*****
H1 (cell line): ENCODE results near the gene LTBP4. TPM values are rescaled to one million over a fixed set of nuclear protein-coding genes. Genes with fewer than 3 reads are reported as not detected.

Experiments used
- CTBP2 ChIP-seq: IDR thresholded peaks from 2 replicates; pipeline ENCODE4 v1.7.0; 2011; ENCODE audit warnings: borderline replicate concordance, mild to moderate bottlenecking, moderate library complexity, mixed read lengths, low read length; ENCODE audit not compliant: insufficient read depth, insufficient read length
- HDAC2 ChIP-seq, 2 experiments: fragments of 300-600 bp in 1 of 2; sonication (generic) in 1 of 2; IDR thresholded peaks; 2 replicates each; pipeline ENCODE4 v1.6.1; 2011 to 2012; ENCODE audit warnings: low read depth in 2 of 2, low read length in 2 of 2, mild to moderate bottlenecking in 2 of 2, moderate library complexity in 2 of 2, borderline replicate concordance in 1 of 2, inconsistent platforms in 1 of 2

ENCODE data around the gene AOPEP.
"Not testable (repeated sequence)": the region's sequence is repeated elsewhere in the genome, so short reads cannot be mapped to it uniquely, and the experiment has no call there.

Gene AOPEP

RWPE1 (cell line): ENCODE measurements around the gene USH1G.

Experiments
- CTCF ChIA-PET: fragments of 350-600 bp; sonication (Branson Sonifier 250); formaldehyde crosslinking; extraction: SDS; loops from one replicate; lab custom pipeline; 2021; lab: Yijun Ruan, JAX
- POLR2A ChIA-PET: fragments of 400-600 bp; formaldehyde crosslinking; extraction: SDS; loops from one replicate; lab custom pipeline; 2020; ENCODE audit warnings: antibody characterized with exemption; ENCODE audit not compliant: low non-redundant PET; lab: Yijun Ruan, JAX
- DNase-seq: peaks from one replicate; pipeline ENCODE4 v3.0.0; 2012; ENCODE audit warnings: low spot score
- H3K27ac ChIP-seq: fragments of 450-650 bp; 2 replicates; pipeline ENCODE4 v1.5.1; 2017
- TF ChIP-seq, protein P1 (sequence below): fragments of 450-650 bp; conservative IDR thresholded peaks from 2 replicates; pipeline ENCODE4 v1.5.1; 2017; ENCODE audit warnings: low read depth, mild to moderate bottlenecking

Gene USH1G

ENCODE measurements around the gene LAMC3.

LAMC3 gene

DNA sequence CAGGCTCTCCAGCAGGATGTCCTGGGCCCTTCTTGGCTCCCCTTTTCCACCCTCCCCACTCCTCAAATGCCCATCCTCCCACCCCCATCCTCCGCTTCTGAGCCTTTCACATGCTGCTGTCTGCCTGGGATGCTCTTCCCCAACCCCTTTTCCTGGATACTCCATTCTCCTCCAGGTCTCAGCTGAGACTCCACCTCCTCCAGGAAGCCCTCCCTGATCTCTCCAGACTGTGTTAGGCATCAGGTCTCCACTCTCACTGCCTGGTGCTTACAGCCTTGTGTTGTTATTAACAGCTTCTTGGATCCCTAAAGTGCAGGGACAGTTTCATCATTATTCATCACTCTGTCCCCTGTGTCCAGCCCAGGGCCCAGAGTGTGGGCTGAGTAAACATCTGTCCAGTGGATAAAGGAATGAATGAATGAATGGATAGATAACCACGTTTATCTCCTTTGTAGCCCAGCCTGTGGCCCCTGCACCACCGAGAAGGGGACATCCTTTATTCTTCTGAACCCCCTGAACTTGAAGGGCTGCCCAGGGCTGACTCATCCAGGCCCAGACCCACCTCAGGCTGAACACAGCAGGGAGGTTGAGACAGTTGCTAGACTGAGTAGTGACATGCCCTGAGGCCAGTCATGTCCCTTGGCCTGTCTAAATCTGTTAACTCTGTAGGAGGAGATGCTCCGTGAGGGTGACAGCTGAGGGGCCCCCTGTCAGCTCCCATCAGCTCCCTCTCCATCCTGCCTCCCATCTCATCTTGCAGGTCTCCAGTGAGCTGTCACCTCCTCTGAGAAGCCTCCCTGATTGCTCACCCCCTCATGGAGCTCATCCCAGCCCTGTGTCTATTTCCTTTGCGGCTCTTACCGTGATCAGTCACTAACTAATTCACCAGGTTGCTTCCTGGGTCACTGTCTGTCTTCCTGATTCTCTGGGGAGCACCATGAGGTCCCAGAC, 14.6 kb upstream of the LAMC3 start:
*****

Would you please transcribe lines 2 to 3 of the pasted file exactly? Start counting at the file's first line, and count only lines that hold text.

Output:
Experiments used
- CTBP2 ChIP-seq: IDR thresholded peaks from 2 replicates; pipeline ENCODE4 v1.7.0; 2011; ENCODE audit warnings: borderline replicate concordance, mild to moderate bottlenecking, moderate library complexity, mixed read lengths, low read length; ENCODE audit not compliant: insufficient read depth, insufficient read length